At the end of our Georgian FAQ, I briefly mentioned Georgian feasting traditions. It seems like a good time to talk a little bit more about them, since we got some firsthand experience last weekend. A friend invited us to travel with her and her husband to Merisi, a mountainous village in Achara, which is the southwestern region of Georgia that borders Turkey and the Black Sea. She knew a lot of traditional singers in the area, and was bringing her own young daughter along too. Staying in mountain farmhouses, eating homemade local food, and experiencing rural Georgian music and hospitality? Obviously, saying “yes” was a total no-brainer.
In traditional Caucasus custom, the host/guest bond is an absolutely sacred and unshakeable one. In Georgian thinking, the guest is viewed as a gift from God, and you can still observe this kind of attitude in more rural parts of the country. One of Georgia’s most famous poets, Vazha Pshavela, wrote a famous piece called “Host and Guest” that narrates the story of a man who takes in a stranger who, unbeknownst to him, is actually the murderer of his own brother and many of his kin. When the host’s neighbours come to his door with damning evidence, baying for blood, the host takes up arms against them and even kills one, rather than breaking his obligation to protect his guest.
So, yeah. We didn’t get mixed up in any blood vendettas, but we encountered something at least 10% as potentially dangerous. Between 12:30 AM (yes) on Friday night/Saturday morning, and 4:00 PM on Sunday afternoon, we attended no less than SIX feasts. Maybe some of them were considered by our hosts to be nothing more than a light meal, but when guests are involved in Georgia, even a snack basically turns into a massive display of prodigious hospitality that really needs to be seen to be believed.
The “supra” is one of the most visible Georgian customs, one with an immediate appeal and charm for many first-time visitors to the country. Picture this: a long narrow table set with anywhere from eight to twenty (or more) types of food, including bread, cheese, fresh and cooked vegetables, stews, various kinds of meat, all divided onto small plates so every different dish is within arm’s length of every diner. As the meal progresses, servers keep bringing out new dishes, to the point where they’re literally stacking plates of food on top of each other. It may not seem logical, but the visual aesthetic of abundance is a crucial part of the experience (those who help with preparation usually go home with a lot of leftovers).
It’s not just about food, though; at one end of the table you’ll encounter a figure called the “tamada” or toastmaster, who is responsible for the flow of events and for directing the toasts. In old tradition, these had to follow a rather fixed order, something like first to God, then to St. George, then to Mary, to various persons present, to ancestors who have passed on, to future generations, etc. Today, the toasts are more free and fitted specifically to the occasion.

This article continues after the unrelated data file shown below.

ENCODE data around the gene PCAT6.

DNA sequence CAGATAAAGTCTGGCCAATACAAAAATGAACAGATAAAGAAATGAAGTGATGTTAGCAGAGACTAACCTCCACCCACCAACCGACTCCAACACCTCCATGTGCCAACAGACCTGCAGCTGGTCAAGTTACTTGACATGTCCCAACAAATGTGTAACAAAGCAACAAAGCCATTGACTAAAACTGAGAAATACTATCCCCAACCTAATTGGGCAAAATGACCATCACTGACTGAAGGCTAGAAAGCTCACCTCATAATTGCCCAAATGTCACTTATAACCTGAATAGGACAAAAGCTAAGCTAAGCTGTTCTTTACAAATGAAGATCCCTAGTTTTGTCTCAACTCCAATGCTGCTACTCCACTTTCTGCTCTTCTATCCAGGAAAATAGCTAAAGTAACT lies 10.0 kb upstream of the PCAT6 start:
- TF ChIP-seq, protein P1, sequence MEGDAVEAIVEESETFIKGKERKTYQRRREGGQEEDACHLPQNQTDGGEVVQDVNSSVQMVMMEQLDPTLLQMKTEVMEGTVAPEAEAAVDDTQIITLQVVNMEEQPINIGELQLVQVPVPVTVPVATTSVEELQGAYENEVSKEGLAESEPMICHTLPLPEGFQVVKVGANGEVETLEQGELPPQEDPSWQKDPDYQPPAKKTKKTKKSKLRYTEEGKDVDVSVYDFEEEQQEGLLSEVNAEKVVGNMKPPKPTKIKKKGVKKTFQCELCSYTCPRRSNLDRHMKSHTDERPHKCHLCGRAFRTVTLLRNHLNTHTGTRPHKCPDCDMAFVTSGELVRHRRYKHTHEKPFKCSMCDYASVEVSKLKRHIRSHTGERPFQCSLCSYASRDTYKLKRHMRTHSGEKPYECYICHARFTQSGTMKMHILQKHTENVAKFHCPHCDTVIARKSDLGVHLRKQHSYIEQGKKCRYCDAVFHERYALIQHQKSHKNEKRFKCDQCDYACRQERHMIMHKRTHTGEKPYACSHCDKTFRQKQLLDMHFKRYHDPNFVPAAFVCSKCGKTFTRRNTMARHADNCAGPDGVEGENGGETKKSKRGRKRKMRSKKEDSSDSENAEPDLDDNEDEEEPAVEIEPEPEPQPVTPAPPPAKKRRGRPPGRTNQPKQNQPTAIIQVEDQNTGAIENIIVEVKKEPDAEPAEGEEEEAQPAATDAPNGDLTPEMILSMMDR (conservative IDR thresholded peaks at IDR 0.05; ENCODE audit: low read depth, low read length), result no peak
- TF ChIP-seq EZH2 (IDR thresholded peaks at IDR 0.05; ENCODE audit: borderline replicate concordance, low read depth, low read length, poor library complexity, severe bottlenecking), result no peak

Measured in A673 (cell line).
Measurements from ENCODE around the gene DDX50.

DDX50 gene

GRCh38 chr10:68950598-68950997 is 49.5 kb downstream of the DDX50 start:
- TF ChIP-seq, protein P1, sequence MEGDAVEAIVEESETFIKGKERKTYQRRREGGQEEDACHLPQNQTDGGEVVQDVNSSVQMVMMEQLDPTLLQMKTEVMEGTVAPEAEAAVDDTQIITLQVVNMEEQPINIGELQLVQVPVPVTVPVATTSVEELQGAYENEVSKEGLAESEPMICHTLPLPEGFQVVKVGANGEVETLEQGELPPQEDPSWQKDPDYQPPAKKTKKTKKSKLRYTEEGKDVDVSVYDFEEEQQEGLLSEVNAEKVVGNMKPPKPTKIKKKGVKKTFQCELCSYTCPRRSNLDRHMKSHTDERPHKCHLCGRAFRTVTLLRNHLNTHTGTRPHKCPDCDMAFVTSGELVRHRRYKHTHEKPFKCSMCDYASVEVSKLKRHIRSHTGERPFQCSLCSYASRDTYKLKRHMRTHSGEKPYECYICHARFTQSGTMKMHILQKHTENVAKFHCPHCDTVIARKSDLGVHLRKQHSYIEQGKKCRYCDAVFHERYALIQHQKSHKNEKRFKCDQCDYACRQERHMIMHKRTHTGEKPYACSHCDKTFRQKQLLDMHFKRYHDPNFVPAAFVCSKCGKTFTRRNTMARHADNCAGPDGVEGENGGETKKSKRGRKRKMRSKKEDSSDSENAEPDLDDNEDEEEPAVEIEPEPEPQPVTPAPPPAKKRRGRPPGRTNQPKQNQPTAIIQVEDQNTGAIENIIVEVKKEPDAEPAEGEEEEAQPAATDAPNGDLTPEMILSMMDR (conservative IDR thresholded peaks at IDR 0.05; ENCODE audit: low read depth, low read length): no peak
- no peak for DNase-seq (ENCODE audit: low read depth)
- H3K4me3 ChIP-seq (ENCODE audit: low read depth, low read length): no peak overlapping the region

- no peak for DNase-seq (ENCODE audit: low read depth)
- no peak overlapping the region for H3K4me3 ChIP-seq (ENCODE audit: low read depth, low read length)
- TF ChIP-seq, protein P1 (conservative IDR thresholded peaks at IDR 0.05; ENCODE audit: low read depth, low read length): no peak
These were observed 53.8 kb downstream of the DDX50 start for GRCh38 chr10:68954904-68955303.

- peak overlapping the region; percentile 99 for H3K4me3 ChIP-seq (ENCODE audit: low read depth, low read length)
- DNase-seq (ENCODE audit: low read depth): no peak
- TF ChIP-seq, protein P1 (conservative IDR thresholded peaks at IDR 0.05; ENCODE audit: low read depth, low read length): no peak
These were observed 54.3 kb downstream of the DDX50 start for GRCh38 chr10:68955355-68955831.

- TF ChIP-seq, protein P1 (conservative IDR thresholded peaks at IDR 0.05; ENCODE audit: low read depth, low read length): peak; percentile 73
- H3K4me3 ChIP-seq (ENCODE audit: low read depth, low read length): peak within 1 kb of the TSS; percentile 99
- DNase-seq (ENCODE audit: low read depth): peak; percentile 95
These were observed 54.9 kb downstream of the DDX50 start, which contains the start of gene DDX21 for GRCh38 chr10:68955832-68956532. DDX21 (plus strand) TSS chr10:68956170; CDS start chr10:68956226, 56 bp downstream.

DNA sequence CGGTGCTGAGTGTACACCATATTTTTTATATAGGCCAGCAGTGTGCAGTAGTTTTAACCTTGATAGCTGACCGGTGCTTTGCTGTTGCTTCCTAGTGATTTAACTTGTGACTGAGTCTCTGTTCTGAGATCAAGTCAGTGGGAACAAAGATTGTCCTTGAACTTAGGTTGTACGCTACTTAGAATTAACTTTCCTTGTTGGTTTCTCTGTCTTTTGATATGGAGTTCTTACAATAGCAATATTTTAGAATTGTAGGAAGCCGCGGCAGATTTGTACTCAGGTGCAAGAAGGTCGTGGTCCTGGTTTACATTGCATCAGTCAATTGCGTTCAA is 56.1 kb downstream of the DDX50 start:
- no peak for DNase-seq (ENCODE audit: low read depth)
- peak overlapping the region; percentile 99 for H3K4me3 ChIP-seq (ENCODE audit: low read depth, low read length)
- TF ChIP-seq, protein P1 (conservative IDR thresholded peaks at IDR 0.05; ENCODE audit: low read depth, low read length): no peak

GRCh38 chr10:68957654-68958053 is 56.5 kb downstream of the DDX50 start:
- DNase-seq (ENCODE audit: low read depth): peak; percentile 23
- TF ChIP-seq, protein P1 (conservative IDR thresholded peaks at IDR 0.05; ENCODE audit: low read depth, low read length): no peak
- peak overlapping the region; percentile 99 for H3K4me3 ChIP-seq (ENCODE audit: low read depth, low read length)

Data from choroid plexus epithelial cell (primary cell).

If you’re lucky, the toasts will be made with wine. I mentioned in the earlier post about how important wine is as a national symbol here (I was just told by a museum guide today that Georgia has 5000 kinds of grapes and 3000 kinds of wine). If you’re less lucky, the toasts will be made with chacha, the local grape-derived vodka/moonshine.
Wine toasts have several special kinds of vessels associated with them; a special toast may need to be given with a ceramic bowl that can be reasonably sized or absolutely monstrous. Sometimes a drinking horn or “qantsi” is used (either ceramic or an actual animal horn), with the idea being that the curved shape of the horn forces the drinker to finish all the wine in one gulp, since it can’t be placed back on the table without spilling the contents.
Supras are also the occasion for a lot of singing. Georgia has a whole genre of “table songs” specifically designed for this kind of setting. At the biggest of the supras we attended last weekend (a combination 3rd birthday and baptism celebration for the host’s grandson), I sang the bass part in a trio for a “Mravalzhamier” (a very common type of table song) that I’d learned on a previous trip to Georgia. Watching the reaction of the host and guests was humbling, as I was then immediately toasted myself by about a dozen different older men, who praised the love of foreigners for Georgian music and deplored the lax attitude of many of their fellow citizens toward their own traditions. I was also requested to make another toast with the drinking bowl (like all the adult men present, I’d already made one for the young boy being honoured with the feast)…fortunately this was a wine-only supra, and no chacha was in sight, or I probably wouldn’t have made it through the three supras that were still to come.
Anyway, this is just a brief look at Georgian hospitality, and a heartfelt “didi madloba” (big thanks) for the graciousness of the people of Merisi, who so generously welcomed a family of Canadian strangers, and for the kindness of my teacher Nino and her husband Lasha, who brought us on their family vacation. As always, Rosa offered us immediate passage through the differences of language and custom. Next time, I promise to finally talk about Georgian music, the reason we’re here in the first place!